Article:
- Title: Bolivia election on a knife-edge as rivals clash over results
- Date: 21st October 2019
- Summary: LA PAZ, BOLIVIA (OCTOBER 21, 2019) (REUTERS) ***WARNING: CONTAINS FLASH PHOTOGRAPHY*** GENERAL VIEW OF PRESIDENTIAL CANDIDATE CARLOS MESA ARRIVING TO BUILDING WHERE THE SUPREME ELECTORAL TRIBUNAL WAS CONDUCTING VOTE COUNTING MESA SUPPORTER WITH FLAG GENERAL VIEW OF MESA SURROUNDED BY JOURNALISTS (SOUNDBITE) (Spanish) PRESIDENTIAL CANDIDATE CARLOS MESA SAYING: "Arbitrarily and obviously on the orders of (President) Evo Morales, the Supreme Electoral Tribunal has stopped the recounting of votes at 83%. We absolutely know that the Supreme Electoral Tribunal has the results of the fast count and we demand that they inform the country. With 100% of the vote, we are very clear that there wouldn't be a possibility of a second round." GENERAL VIEW OF MESA SURROUNDED BY JOURNALISTS (SOUNDBITE) (Spanish) PRESIDENTIAL CANDIDATE CARLOS MESA SAYING: "This manipulation they are trying to do is to completely block a second round and we will denounce it. And I want to establish here, as the candidate who will face off against Morales in the second round, a call on the Citizens' Community to mobilize, the Civic Committees, the political parties and the National Council for Democracy to be present at all of the electoral tribunals and here at the Supreme Electoral Tribunal." VARIOUS OF MESA SUPPORTERS SHOUTING (SOUNDBITE) (Spanish) PRESIDENTIAL CANDIDATE CARLOS MESA SAYING: "The longer it takes to know the final result, the more possibilities exist for manipulation. We are not only worried by this reality that is leading to turning our backs on a second round but also a manipulation (of the votes) can modify the results." MESA SUPPORTERS CHANTING MESA WALKING WITH SUPPORTERS AND JOURNALISTS VARIOUS OF MESA SUPPORTERS CHANTING VARIOUS GENERAL VIEWS OF MEETING BETWEEN THE NATIONAL COUNCIL FOR DEMOCRACY (SOUNDBITE) (Spanish) REPRESENTATIVE FROM THE NATIONAL COUNCIL FOR DEMOCRACY, MANUEL MORALES, SAYING: "All of the organizations that have organized rallies in all of the departments, the civic committees, the political parties, the citizens' platforms and social organizations will determine on Wednesday the measures that we will take to defend our votes from October 20 and the second round in the streets." REPRESENTATIVES FROM THE NATIONAL COUNCIL FOR DEMOCRACY AT TABLE (SOUNDBITE) (Spanish) DEAN FOR THE UNIVERSITY OF SAN ANDRES, WALDO ALBARRACIN, SAYING: "Surprisingly, the electoral organism suspended the count, the spokespersons disappear, and they do not offer any explanation to the country. Not even to the international community regarding why the count was suspended. The question is why did they suspend the count." VARIOUS OF WORKERS FOR THE SUPREME ELECTORAL TRIBUNAL SITTING AT THEIR DESKS (SOUNDBITE) (Spanish) MINISTER OF COMMUNICATIONS MANUEL CANELAS SAYING: "Counting is still going on. Regardless, with the results that we already have, the Socialist Movement has won the elections. We are the leading force in the country. We have the guaranteed majority in the senate and the majority of delegates." VARIOUS OF WORKERS OF THE SUPREME ELECTORAL TRIBUNAL WORKING AT THEIR DESKS
- Embargoed: 4th November 2019 19:17
- Keywords: Bolivia election second round vote counting Carlos Mesa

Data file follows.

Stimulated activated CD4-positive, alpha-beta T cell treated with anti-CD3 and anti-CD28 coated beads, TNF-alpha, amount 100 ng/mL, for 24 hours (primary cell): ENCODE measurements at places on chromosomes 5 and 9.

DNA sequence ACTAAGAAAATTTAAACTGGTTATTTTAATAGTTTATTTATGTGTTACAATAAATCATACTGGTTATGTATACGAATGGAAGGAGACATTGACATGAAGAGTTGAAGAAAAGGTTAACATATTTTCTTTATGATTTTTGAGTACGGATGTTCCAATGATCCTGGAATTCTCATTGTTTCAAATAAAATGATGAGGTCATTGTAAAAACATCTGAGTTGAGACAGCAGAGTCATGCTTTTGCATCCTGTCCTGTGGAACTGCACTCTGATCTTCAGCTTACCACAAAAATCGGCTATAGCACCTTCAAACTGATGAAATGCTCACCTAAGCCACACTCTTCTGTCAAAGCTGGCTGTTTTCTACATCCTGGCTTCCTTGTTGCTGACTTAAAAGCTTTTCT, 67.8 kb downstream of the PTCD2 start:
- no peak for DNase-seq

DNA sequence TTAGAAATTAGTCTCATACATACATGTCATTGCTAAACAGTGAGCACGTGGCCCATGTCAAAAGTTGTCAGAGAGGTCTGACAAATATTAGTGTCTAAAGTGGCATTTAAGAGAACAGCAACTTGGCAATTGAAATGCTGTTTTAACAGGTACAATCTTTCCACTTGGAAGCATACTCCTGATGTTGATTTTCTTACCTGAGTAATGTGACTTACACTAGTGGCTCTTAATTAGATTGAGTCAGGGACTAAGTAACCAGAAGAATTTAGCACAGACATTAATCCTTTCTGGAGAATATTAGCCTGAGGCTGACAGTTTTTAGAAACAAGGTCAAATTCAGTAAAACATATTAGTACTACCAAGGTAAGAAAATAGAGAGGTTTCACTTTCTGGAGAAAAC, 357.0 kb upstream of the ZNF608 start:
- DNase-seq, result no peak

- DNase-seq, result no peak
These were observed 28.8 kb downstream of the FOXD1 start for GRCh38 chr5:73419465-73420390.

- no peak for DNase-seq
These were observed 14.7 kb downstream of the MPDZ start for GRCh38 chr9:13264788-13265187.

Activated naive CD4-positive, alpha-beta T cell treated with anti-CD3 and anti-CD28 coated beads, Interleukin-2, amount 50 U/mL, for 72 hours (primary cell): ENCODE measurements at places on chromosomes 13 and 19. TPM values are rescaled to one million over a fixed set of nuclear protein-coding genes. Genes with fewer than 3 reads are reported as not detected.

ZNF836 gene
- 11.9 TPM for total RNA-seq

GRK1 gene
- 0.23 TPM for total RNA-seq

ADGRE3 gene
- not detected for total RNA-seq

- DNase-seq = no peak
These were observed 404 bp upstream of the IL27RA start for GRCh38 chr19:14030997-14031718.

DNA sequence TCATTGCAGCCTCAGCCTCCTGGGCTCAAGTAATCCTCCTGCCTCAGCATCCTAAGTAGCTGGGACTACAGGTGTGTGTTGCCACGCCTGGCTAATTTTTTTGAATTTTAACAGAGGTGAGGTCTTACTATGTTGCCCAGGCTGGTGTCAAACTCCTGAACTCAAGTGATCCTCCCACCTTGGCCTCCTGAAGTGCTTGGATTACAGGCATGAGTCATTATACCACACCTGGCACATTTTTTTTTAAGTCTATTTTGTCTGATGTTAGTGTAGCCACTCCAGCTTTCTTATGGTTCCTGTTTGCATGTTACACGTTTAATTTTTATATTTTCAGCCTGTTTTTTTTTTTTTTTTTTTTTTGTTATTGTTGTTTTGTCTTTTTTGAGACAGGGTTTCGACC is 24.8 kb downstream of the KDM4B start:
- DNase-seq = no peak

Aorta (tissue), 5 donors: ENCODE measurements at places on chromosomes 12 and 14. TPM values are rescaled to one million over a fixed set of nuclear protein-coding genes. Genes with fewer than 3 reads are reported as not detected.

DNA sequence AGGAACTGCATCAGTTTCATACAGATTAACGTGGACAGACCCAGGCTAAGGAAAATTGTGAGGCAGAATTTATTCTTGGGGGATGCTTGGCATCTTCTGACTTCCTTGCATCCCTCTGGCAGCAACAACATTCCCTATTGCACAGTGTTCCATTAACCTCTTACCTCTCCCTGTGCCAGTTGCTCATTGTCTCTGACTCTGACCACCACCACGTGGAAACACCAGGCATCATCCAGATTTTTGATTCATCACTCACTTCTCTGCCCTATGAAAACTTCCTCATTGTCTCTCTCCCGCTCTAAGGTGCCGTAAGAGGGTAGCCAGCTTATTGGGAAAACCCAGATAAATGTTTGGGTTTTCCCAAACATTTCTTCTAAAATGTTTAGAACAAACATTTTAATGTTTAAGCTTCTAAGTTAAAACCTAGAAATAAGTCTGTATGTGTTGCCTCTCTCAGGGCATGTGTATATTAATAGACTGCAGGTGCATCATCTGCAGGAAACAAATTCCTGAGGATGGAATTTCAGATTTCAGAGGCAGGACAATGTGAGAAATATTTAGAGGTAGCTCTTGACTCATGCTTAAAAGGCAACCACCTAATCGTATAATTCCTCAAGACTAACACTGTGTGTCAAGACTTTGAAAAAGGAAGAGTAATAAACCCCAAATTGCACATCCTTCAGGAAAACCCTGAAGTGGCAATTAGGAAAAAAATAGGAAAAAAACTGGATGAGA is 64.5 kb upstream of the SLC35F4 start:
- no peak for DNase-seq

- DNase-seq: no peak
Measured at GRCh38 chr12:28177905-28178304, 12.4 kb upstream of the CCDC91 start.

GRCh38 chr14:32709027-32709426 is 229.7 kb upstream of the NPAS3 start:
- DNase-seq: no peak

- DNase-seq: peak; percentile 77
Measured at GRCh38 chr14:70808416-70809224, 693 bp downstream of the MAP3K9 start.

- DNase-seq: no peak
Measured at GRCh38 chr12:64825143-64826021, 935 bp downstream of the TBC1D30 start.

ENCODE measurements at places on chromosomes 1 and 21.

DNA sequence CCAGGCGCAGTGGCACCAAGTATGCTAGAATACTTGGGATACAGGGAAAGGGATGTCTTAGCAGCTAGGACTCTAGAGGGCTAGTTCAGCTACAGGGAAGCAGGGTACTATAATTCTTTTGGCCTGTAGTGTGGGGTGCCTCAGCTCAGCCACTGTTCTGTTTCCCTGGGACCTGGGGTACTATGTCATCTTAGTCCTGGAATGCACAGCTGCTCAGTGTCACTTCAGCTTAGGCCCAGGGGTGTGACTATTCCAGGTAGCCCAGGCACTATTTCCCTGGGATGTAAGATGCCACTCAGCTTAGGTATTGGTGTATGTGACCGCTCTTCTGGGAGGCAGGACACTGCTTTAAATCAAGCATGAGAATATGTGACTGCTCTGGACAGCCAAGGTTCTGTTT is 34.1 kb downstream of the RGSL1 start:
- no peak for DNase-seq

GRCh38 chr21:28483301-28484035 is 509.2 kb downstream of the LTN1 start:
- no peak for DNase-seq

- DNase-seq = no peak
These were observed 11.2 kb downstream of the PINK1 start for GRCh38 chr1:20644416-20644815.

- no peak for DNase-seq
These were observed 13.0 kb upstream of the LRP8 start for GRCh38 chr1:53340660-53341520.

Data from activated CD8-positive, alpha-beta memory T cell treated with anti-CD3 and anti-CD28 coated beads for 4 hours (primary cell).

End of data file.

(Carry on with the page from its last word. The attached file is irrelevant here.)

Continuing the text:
- Location: LA PAZ, BOLIVIA
- City: LA PAZ, BOLIVIA
- Country: Bolivia
- Topics: Government/Politics,Elections/Voting,Editors' Choice
- Reuters ID: LVA001B21KMKN
- Aspect Ratio: 16:9
- Story Text: Bolivia's presidential election result was on a knife-edge on Monday (October 21), with a preliminary count suggesting it should go to a second-round run-off, but President Evo Morales insisting that he would secure enough votes in Sunday's first round for an outright win.
The uncertainty sparked fears among observers and diplomats about potential manipulation of the vote to avoid a risky second round, and of unrest that could follow in the landlocked nation, even as nearby Chile and Ecuador grapple with violence on the streets.
Carlos Mesa, Morales' main rival, railed against the government, saying that they were trying to "eliminate the clearly established path" to a second-round vote. He called on the international community and the monitors to ensure the vote remained fair.
"This manipulation they are trying to do is to completely block a second round and we will denounce it," he told reporters and angry supporters gathered at the hotel in La Paz where the electoral board is conducting the count.
Morales was seen leading with 45% of the votes against 38% for Mesa, according to a preliminary count of ballots by Bolivia's electoral board, the Supreme Electoral Tribunal (TSE). Other pollsters also showed a tight race that would lead to a runoff vote.
Adding to the confusion, the official Cambio newspaper on Monday ran a front-page headline saying Morales had won, securing his fourth successive term.
Late on Sunday, however, the TSE had halted the provisionary count with just 83.76% of the ballot done. That move prompted the official monitor, the Organization of American States (OAS), to demand to know why.
Morales needs over 50% or 40% with a 10-point lead over his closest rival to avoid a risky Dec. 15 second-round runoff. If he wins, Latin America's longest continuous-serving standing leader would extend his rule to 19 years.
(Production: Monica Machicao, Santiago Limachi)
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